The Evil Within Censored for Japan, But You Can See All the Gore With DLC
By preordering in Japan, you can add the gore back in that would have caused the game to get a more restrictive rating.
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For its release in Japan, aspects of The Evil Within have been censored by its publisher in an effort to earn a more acceptable rating from the Computer Entertainment Rating Organization, the country's ESRB equivalent. That doesn't mean Japanese gamers will be left without any way of seeing the game be as gorey its designers intended, thanks to a DLC pack that will be made available to fans who preorder.
Speaking with Famitsu (as translated by Siliconera), ZeniMax Asia general manager Tetsu Takahashi explained that the changes were made in order to avoid a rating that would have restricted its ability to market the horror game. "If we were to make it the same way as the foreign version, it'd be rated CERO Z and we felt that it'd be best to release it the way the creators make it. However, that would limit the sales and advertising, so we'd lose the opportunity to reach out to as many customers possible," he said.
The CERO Z rating is for people ages 18 and up only--effectively the equivalent of the ESRB's Adults Only rating, which is rarely used. The alternative was for publisher Bethesda Softworks (a subsidiary of ZeniMax) to shoot for a CERO D rating, which is recommended for those ages 17 and up--basically an ESRB Mature rating.
And that's exactly what Bethesda has opted to do, though it still plans to offer that CERO Z experience to some. The regular version being released at retail in a censored form will carry a CERO D rating, but those who preorder will receive access to a "Gore mode DLC." This won't be included on the disc itself, but will allow gamers to download content that gives Japanese gamers the uncensored experience that would have warranted a CERO Z ratign.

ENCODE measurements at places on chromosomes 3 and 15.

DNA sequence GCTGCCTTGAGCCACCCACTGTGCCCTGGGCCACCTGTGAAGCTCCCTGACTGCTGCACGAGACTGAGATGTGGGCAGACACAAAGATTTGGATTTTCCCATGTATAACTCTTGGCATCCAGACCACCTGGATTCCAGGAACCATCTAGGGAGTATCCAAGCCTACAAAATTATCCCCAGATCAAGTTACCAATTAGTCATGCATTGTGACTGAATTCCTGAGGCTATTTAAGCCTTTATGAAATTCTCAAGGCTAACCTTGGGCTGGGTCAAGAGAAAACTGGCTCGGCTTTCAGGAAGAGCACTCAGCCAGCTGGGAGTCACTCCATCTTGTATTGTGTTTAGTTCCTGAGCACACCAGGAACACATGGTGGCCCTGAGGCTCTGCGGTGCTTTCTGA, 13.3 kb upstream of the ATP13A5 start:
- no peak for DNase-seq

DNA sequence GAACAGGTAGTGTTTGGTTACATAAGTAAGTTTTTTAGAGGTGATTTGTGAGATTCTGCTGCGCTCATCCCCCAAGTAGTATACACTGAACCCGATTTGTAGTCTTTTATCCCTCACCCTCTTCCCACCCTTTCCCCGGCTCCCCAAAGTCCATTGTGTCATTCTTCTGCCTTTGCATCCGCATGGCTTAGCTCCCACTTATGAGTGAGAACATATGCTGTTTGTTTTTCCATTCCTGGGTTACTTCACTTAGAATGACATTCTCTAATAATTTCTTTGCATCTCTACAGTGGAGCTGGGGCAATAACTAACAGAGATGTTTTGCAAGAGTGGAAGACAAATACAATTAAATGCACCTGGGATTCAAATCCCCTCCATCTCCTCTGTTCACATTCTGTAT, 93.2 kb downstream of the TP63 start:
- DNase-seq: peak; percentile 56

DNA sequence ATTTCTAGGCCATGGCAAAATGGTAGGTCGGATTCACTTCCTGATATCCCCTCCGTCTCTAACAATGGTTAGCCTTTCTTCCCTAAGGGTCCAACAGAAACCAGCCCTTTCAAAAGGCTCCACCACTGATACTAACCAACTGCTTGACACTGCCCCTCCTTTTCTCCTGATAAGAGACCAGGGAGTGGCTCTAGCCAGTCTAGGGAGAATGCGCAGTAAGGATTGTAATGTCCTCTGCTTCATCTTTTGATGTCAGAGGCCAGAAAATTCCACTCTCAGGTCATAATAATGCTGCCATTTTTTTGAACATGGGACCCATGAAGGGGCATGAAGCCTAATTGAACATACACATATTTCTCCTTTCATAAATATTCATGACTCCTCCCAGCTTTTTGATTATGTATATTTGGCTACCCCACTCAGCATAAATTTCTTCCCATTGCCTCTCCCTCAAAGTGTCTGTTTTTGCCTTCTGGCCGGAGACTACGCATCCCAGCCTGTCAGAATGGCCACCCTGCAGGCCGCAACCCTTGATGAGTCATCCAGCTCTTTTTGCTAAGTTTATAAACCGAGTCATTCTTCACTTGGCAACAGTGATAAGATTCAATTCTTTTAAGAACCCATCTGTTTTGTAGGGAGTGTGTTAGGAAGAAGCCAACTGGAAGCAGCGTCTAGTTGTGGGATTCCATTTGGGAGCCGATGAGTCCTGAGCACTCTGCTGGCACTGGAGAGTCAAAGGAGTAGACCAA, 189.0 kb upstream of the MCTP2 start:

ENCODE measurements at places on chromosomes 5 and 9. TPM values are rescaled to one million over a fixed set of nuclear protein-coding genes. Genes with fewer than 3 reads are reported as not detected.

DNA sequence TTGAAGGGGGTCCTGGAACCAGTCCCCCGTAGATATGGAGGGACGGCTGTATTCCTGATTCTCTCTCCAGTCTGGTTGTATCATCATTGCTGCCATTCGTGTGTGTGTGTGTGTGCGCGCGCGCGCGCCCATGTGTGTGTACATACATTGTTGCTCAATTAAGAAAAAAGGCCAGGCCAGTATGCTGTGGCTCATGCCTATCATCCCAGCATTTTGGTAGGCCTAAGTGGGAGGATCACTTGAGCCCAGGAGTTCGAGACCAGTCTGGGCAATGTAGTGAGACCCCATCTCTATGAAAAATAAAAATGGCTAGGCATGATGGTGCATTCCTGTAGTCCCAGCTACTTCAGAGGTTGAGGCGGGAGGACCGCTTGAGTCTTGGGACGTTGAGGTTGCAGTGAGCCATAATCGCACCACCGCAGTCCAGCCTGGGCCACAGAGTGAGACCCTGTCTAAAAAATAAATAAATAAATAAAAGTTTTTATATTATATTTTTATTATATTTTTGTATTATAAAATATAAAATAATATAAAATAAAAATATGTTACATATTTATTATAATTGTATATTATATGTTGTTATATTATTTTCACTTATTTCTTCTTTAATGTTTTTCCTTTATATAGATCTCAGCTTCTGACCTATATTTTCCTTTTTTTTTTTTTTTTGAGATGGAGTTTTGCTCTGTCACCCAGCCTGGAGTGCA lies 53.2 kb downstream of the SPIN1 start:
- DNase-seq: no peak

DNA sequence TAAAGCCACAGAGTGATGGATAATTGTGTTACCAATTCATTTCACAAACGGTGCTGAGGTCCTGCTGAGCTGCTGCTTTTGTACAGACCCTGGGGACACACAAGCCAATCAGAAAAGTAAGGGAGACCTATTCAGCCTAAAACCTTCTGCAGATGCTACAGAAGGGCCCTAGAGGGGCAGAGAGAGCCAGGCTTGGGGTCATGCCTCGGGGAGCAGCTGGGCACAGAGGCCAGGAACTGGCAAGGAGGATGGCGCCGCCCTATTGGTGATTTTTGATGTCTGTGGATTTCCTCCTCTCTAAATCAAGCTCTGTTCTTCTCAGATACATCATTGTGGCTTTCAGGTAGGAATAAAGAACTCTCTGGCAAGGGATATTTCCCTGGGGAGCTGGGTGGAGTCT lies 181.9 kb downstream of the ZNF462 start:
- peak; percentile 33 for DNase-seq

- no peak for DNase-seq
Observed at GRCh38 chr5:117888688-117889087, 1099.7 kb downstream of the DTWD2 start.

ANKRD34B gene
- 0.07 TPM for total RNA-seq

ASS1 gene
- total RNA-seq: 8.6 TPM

Takahashi says that modifying the game to earn a CERO D rating "won't have an effect on the game itself." Combined with what he describes as "a vast amount of preorders," this route seemed like a natural option for the company.
It's unclear at this point as to whether this DLC will also be made available to those who don't preorder and, if so, how much it will cost. If the DLC does end up being sold for money, it wouldn't be the first time that mature content was made available as DLC. New copies of The Saboteur famously came with a code enabling nudity; secondhand buyers wanting the same had to buy the DLC on its own.
Fortunately for those of us outside of Japan, we don't need to worry about The Evil Within being censored, but it does raise the question: Would you preorder a game or pay for DLC in order to get all of the mature content the designers intended? Let us know where you stand in the comments below.